Here is the solution: Use physical aids, like a whiteboard, cards or a huge touch screen, anything to get the information down, something visible so you don’t have to hold all the information in your mind. Yes yes, I hear you saying we all take notes or use a white board in meetings, that’s nothing new.

What I telling you goes further. It is a clear and simple strategy to keep your mind free and empty so you can focus your entire mind on coming up with new ideas.



1. Make (physical) visual symbols that clearly show or represent all the elements, ingredients or pieces of your puzzle that are required.

2. The physical visual symbols need to be dynamic, so you can move them around. This is important, if they are not dynamic you will just end up having to use your mind again (and we don’t want this).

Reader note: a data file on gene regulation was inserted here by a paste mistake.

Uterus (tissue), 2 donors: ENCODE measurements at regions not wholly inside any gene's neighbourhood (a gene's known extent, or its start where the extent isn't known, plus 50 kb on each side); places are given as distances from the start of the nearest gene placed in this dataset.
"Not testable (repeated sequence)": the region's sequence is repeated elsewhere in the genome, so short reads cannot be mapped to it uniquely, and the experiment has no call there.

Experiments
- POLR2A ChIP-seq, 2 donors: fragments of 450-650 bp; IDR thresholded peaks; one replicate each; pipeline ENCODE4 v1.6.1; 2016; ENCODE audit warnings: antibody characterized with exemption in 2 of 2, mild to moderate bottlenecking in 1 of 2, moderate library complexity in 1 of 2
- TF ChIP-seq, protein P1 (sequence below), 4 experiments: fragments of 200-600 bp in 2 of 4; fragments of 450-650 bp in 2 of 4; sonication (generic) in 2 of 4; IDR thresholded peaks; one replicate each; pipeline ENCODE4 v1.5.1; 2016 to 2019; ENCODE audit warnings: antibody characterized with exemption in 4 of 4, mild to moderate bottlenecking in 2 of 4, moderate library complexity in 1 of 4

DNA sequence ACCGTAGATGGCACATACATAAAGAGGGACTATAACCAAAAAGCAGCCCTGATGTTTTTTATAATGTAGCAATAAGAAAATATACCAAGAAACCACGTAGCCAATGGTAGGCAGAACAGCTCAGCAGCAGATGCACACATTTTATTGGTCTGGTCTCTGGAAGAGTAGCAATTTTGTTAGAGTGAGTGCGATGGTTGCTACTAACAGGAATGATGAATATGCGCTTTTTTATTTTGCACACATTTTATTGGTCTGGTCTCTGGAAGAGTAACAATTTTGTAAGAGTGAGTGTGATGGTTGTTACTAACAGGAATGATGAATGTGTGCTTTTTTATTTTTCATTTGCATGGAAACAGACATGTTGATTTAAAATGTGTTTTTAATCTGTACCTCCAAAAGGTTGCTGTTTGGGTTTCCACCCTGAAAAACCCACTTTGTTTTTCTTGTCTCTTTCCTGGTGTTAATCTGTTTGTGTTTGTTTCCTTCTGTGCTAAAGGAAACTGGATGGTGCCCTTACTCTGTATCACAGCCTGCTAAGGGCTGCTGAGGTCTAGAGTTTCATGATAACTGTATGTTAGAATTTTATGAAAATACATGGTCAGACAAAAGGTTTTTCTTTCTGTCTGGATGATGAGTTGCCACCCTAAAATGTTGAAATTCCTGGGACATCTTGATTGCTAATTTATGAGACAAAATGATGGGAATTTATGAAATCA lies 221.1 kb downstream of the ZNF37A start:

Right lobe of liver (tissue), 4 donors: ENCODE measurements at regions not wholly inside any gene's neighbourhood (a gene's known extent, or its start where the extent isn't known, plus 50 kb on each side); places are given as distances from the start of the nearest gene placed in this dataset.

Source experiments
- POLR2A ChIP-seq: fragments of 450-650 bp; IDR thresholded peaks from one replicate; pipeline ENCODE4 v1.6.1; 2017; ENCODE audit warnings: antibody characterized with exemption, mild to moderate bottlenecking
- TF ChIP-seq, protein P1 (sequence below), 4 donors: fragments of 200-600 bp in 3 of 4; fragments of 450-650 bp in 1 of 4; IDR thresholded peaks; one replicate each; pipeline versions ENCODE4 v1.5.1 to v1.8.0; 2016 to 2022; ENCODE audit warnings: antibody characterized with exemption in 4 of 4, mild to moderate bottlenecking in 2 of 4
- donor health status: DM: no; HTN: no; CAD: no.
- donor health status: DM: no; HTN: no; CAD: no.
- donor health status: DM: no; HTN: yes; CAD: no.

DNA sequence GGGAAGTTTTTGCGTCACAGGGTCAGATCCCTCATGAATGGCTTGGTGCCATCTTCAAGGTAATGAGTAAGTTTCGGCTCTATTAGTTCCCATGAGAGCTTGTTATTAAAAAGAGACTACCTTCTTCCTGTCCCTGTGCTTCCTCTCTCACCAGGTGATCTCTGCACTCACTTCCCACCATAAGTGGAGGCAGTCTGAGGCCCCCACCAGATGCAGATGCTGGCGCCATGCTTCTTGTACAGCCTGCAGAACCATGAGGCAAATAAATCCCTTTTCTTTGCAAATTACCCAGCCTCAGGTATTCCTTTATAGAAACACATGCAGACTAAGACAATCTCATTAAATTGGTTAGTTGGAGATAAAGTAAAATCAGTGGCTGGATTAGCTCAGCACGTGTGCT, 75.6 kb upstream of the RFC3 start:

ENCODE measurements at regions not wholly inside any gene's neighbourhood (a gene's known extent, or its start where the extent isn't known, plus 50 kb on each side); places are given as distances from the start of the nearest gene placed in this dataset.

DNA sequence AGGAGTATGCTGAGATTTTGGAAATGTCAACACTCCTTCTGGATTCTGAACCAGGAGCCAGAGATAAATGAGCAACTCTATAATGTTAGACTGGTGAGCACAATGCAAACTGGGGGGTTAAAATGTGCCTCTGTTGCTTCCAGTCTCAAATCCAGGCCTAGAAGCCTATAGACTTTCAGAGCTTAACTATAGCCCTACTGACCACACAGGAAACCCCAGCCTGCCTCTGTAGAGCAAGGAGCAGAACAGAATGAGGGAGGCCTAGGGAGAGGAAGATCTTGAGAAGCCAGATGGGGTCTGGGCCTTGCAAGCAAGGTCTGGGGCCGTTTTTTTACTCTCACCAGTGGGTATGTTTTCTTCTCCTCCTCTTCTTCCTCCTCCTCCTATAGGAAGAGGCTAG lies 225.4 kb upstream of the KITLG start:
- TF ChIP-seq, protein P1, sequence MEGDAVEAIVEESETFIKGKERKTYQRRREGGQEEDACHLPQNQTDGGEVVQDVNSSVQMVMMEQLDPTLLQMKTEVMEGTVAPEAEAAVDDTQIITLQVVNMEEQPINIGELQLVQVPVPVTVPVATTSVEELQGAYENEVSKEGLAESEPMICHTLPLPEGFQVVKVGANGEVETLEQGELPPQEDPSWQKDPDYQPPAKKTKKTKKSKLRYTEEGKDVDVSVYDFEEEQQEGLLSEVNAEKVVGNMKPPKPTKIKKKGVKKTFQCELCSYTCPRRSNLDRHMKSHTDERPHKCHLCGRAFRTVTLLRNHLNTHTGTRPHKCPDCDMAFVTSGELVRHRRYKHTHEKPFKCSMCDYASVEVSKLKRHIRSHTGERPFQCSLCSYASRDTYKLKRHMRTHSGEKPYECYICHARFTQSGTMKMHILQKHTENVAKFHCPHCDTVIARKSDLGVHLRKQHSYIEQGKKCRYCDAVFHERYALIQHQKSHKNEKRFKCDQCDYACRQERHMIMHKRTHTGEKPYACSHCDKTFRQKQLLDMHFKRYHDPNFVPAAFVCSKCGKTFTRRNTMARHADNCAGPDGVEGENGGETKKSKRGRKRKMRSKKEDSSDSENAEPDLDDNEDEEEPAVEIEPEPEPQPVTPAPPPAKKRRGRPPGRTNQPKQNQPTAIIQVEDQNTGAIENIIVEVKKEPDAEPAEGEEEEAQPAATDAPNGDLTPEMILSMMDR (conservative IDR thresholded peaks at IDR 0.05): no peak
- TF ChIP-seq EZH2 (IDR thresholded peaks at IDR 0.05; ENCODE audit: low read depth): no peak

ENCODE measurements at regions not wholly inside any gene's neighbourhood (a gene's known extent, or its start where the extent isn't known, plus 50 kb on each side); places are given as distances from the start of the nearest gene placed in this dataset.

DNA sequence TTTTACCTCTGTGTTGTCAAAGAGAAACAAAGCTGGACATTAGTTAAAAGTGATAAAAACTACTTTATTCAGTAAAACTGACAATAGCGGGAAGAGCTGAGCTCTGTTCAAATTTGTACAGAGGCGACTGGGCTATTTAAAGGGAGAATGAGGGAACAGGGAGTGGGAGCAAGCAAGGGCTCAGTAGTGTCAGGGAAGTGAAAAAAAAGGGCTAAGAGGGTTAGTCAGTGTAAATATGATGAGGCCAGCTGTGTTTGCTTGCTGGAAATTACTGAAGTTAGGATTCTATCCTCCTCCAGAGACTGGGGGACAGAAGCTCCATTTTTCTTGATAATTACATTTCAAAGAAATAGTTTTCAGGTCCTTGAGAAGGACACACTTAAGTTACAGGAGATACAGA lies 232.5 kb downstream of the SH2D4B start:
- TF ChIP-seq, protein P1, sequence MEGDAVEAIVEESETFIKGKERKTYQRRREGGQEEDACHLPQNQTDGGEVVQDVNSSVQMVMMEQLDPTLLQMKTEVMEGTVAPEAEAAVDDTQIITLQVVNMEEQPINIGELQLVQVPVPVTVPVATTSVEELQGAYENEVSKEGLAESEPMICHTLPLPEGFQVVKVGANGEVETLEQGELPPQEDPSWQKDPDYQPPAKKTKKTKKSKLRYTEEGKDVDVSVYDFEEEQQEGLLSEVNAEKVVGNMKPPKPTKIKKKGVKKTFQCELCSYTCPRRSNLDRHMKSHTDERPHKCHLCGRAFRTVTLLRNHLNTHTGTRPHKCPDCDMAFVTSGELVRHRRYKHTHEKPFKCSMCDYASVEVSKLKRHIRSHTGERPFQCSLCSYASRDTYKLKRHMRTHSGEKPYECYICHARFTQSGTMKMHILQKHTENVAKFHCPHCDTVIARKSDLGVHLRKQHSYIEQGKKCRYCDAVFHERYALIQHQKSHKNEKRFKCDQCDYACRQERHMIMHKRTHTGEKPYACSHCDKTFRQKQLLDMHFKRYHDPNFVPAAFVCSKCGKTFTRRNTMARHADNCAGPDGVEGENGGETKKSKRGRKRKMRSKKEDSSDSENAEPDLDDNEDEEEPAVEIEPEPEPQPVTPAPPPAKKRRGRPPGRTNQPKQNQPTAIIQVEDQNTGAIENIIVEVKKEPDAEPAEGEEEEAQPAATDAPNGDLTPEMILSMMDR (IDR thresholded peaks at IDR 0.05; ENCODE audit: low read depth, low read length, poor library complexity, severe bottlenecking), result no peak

3. You need to be able to add and subtract the physical visual symbols on the fly.

Put all the pieces of the puzzle down, dynamically so you can move them around.

You need to be able to play with the geometry here, the relationships, in anyway you want – which thing comes first, which ones are related etc. If you cannot shift these chunks of information around using your symbols, you will fall back into the same trap again. You will start trying to hold them all in your mind, and you’re back to square one, the capacity of your mind will be all used up!

mind_extensionThe only thing your mind should be doing is looking at the global relationship and playing around to come up with new ideas, the light bulb moment.